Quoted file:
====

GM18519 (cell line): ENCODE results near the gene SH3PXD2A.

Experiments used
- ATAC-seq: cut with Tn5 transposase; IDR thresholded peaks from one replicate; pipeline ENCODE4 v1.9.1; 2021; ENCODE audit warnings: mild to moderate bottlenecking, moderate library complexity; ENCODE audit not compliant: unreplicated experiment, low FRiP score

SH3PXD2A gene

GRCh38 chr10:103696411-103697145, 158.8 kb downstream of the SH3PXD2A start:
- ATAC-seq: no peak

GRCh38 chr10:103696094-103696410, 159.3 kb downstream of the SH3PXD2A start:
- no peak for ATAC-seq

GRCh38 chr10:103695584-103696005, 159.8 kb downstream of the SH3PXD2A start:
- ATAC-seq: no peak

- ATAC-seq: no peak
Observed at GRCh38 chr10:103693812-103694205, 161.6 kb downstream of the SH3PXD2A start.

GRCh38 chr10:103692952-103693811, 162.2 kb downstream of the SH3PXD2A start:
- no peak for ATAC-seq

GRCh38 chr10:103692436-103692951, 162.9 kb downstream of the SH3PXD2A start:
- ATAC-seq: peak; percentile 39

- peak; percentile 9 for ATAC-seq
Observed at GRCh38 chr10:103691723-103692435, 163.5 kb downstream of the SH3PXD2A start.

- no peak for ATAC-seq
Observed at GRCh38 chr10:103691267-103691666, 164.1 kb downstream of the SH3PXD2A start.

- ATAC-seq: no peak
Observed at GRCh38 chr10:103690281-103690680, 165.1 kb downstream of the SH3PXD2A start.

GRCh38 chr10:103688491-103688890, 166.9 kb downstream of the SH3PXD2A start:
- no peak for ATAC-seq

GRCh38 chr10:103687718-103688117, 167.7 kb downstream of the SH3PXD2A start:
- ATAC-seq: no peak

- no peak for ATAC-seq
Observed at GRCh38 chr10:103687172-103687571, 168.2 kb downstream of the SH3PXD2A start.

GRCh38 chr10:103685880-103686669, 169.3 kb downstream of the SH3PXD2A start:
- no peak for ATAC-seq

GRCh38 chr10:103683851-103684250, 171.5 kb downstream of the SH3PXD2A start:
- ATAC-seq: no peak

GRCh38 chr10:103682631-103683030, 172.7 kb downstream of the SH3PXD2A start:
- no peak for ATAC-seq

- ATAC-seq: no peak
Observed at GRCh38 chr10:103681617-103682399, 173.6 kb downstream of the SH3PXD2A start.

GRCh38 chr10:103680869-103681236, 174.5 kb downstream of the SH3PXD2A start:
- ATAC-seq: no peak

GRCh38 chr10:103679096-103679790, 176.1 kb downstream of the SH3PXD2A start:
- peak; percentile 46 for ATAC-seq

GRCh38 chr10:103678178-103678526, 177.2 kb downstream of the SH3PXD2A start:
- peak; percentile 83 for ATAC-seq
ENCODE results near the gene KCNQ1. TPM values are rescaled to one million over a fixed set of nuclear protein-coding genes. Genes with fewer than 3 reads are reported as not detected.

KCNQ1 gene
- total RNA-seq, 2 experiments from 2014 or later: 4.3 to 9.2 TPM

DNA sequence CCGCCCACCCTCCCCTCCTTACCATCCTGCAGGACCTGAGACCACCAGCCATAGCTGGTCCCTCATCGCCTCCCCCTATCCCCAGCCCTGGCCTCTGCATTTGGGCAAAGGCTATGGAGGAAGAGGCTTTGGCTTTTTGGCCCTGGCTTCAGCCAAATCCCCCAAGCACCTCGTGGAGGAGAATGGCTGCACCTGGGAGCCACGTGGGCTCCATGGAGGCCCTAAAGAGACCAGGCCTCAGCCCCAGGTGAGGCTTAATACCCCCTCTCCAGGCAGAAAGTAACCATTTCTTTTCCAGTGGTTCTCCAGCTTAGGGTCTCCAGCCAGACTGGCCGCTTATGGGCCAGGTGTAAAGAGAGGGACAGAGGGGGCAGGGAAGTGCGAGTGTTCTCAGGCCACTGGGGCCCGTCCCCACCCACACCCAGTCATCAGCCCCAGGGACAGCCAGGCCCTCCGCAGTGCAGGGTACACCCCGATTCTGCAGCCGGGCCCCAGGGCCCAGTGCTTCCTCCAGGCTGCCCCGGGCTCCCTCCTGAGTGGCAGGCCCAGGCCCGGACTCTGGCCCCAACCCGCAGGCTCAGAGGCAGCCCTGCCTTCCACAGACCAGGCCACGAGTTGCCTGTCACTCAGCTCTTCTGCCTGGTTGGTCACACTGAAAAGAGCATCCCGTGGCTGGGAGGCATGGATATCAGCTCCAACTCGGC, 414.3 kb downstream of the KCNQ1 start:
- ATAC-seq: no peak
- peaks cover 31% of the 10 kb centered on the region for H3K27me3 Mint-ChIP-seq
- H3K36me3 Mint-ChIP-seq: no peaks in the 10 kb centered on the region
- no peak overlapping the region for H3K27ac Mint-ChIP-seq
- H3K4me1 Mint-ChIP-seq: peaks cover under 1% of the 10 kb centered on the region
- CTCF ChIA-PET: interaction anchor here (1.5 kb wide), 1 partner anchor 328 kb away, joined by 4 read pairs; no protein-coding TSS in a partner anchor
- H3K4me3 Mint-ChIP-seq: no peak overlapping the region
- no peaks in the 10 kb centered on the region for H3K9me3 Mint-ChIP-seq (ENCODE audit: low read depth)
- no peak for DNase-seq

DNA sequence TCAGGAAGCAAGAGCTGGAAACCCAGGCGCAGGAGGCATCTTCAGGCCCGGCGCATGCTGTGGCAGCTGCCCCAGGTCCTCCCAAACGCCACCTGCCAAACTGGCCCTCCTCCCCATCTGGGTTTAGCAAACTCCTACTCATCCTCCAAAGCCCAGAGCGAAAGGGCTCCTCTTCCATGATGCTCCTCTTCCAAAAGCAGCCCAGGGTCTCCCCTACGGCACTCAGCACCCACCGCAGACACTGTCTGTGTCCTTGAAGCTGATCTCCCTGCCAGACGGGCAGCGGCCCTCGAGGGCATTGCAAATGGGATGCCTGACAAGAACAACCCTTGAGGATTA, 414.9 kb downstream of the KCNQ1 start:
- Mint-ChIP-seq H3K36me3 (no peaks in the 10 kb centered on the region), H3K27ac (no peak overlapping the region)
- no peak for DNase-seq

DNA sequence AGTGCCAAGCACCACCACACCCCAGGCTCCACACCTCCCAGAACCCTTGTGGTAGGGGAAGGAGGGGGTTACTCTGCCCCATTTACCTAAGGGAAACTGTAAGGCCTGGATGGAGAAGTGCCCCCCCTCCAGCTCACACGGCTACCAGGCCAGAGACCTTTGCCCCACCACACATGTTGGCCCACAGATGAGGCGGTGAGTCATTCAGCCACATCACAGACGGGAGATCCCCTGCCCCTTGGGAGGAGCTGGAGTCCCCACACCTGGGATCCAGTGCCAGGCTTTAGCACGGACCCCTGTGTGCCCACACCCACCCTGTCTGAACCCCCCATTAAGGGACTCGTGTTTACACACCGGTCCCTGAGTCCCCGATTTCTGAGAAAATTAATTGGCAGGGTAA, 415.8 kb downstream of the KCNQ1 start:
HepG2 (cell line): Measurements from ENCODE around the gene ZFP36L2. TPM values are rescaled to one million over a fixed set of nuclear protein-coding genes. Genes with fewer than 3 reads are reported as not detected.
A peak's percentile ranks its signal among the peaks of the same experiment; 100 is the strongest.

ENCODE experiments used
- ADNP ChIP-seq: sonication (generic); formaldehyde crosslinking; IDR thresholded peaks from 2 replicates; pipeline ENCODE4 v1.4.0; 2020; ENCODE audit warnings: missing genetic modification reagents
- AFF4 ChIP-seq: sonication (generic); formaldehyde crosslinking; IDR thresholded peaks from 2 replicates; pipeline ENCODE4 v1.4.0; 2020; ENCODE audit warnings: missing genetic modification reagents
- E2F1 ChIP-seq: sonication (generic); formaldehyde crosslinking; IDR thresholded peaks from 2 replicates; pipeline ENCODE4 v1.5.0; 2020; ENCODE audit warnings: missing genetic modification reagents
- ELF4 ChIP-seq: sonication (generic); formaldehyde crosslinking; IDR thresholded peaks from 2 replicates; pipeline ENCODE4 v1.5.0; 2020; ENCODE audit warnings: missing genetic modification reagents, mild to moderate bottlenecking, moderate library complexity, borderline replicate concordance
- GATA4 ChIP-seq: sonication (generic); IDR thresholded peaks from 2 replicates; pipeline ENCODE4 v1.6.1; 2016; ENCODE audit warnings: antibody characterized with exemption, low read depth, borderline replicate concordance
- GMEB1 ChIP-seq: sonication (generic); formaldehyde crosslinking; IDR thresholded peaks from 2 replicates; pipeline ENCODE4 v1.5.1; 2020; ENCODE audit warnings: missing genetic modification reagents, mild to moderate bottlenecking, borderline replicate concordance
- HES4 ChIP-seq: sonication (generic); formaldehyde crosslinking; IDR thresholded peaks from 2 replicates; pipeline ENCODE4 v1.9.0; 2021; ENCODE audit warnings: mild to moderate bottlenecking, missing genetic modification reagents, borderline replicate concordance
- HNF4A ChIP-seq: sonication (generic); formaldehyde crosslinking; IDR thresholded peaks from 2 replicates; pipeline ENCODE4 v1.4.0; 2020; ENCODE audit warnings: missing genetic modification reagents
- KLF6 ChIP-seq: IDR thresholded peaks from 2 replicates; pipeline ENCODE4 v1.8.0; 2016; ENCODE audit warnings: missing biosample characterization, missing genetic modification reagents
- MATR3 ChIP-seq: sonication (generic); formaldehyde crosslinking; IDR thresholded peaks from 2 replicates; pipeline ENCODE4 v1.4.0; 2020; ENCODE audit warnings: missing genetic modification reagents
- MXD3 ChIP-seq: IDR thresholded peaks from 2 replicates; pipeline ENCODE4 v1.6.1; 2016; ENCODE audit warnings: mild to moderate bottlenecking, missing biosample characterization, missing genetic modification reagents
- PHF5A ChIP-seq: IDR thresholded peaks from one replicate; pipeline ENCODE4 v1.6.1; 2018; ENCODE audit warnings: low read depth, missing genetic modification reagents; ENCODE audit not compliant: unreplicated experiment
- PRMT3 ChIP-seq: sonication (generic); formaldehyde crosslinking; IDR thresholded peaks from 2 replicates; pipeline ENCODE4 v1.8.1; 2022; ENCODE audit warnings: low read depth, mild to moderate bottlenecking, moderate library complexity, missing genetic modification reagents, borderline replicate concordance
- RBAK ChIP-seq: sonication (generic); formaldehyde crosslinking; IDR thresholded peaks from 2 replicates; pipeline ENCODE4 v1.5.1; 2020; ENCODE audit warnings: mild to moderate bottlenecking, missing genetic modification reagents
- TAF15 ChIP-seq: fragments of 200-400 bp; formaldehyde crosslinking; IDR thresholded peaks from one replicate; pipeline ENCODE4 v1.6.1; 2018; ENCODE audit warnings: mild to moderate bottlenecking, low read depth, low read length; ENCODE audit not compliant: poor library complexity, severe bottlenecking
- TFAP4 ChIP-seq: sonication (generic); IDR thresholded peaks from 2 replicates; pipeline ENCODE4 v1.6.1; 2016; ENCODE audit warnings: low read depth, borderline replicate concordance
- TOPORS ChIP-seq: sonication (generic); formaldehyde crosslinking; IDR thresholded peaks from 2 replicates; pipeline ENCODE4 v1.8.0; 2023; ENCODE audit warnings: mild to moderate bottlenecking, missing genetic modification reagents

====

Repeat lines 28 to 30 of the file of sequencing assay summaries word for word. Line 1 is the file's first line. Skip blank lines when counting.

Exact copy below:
Observed at GRCh38 chr10:103687172-103687571, 168.2 kb downstream of the SH3PXD2A start.

GRCh38 chr10:103685880-103686669, 169.3 kb downstream of the SH3PXD2A start:
- no peak for ATAC-seq